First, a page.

Monday, March 09, 2009

Why Dreams Are So Difficult To Remember: Precise Communication Discovered Across Brain Areas During Sleep

ScienceDaily: "ScienceDaily (Mar. 9, 2009) — By listening in on the chatter between neurons in various parts of the brain, researchers from the California Institute of Technology (Caltech) have taken steps toward fully understanding just how memories are formed, transferred, and ultimately stored in the brain--and how that process varies throughout the various stages of sleep.
Their findings may someday even help scientists understand why dreams are so difficult to remember.
Scientists have long known that memories are formed in the brain's hippocampus, but are stored elsewhere--most likely in the neocortex, the outer layer of the brain. Transferring memories from one part of the brain to the other requires changing the strength of the connections between neurons and is thought to depend on the precise timing of the firing of brain cells.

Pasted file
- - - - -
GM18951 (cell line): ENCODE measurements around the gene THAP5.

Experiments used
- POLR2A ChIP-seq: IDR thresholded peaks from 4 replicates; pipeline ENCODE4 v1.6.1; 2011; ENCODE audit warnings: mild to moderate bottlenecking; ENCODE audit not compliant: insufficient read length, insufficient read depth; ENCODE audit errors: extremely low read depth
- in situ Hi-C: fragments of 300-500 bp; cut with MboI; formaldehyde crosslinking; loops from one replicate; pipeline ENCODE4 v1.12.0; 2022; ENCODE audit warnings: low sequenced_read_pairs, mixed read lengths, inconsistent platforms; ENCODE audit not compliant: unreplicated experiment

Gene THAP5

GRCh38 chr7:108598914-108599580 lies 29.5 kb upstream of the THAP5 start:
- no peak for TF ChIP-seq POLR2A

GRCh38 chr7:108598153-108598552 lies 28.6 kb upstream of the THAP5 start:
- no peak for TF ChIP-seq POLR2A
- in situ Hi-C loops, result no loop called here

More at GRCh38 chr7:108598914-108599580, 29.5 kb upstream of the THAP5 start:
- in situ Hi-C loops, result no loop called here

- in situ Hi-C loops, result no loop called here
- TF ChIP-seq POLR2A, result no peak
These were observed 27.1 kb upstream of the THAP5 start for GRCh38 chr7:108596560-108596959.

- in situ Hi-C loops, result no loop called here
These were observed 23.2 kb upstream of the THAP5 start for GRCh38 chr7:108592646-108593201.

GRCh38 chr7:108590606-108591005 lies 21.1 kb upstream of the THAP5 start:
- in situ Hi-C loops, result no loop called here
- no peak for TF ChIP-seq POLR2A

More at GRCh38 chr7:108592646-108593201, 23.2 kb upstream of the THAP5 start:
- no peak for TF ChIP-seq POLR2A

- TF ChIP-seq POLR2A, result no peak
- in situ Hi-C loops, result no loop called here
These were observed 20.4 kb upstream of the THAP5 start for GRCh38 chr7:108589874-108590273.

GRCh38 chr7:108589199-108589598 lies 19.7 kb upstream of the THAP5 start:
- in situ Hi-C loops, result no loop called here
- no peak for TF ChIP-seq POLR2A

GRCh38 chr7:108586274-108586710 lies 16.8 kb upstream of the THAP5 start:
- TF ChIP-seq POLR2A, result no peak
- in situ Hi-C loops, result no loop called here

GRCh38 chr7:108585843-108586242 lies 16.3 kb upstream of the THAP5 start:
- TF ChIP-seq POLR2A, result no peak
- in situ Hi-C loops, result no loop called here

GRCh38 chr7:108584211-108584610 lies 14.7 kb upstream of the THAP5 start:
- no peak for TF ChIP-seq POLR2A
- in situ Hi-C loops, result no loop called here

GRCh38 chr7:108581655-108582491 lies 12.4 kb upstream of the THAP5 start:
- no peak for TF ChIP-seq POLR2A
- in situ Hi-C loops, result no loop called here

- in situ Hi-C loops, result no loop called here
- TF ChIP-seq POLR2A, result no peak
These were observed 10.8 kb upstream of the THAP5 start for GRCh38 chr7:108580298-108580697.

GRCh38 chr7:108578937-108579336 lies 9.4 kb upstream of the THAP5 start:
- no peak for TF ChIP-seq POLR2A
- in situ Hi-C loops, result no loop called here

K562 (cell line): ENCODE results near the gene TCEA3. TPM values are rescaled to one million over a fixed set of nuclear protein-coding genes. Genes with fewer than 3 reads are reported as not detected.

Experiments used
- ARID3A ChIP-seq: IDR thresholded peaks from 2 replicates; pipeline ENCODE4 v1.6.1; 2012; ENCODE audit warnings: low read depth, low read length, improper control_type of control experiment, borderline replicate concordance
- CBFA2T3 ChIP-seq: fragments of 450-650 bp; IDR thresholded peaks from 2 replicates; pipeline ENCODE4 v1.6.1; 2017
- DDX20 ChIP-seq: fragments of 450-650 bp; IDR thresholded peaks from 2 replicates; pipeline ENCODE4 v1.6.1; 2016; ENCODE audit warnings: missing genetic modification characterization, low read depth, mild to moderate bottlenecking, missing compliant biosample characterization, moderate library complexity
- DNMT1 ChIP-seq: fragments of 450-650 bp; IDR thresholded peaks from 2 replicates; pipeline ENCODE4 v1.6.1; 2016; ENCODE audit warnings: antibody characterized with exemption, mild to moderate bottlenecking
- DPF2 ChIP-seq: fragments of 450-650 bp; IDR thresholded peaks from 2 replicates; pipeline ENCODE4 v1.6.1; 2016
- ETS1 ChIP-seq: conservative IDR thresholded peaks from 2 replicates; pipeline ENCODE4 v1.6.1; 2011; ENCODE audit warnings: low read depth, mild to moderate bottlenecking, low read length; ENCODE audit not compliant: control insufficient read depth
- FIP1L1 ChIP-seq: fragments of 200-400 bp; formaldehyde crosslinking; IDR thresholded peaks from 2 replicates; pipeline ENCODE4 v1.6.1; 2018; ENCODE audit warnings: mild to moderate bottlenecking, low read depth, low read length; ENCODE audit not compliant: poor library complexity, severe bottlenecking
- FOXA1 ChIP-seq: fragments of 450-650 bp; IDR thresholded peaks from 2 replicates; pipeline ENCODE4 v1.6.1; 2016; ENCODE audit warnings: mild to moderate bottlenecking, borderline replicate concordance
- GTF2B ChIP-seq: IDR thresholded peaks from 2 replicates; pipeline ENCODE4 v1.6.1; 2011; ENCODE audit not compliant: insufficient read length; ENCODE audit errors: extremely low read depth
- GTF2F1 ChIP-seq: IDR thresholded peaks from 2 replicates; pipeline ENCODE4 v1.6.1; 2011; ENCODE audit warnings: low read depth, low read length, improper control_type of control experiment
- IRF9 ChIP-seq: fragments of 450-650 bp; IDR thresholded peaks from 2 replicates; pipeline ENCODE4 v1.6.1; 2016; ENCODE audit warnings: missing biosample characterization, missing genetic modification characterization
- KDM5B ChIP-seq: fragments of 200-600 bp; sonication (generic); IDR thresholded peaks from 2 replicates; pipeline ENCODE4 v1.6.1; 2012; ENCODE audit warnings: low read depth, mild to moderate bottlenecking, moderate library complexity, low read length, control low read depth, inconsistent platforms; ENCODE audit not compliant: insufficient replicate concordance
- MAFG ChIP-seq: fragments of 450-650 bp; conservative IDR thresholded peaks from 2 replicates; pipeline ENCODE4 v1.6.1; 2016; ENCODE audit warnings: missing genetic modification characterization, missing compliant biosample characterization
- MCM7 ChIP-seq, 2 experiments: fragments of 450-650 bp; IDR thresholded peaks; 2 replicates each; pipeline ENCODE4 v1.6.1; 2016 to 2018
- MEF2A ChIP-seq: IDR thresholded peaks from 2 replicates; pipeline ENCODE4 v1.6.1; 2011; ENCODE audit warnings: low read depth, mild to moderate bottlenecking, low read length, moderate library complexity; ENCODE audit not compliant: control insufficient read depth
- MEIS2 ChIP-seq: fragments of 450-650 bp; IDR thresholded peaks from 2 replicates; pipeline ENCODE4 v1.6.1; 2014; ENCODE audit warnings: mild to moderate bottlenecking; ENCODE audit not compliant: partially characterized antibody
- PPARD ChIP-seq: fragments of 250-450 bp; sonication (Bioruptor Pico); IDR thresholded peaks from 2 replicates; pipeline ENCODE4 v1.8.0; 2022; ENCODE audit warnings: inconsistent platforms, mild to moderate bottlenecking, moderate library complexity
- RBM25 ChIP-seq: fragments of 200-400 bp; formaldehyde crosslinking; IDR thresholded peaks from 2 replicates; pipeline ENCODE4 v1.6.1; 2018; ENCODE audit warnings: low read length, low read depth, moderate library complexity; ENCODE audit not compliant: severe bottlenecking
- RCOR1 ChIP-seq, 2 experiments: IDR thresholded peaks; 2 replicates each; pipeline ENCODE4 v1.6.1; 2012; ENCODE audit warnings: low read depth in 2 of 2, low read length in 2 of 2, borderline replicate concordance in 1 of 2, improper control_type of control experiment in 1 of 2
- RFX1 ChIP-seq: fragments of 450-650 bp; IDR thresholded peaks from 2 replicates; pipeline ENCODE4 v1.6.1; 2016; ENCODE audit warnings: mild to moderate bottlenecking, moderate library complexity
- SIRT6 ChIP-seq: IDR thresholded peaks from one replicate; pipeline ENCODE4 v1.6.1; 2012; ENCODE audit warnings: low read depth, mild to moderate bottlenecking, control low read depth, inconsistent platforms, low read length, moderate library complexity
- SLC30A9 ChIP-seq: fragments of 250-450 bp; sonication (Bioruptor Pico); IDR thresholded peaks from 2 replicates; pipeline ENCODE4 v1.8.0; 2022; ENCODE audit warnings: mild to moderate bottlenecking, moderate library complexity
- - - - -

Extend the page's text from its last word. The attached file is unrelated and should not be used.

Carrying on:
"We know that if neuron A in the hippocampus fires consistently right before neuron B in the neocortex, and if there is a connection from A to B, then that connection will be strengthened," explains Casimir Wierzynski, a Caltech graduate student in computation and neural systems, and first author on the Neuron paper. "And so we wanted to understand the timing relationships between neurons in the hippocampus and the prefrontal cortex, which is the front portion of the neocortex."
The research team--led by Athanassios Siapas, a Bren Scholar in the Caltech Division of Biology and an associate professor of computation and neural systems--used high-tech recording and computational techniques to listen in on the firing of neurons in the brains of rats. These techniques helped them pinpoint a number of neuron pairs that had precisely the kind of synchronous relationship they were looking for--one in which a hippocampal neuron's firing was followed within milliseconds by the firing of a neuron in the prefrontal cortex.
"This is exactly the kind of relationship that would be needed for the hippocampus to effect changes in the neocortex--such as the consolidation, or laying down, of memories," adds Wierzynski."

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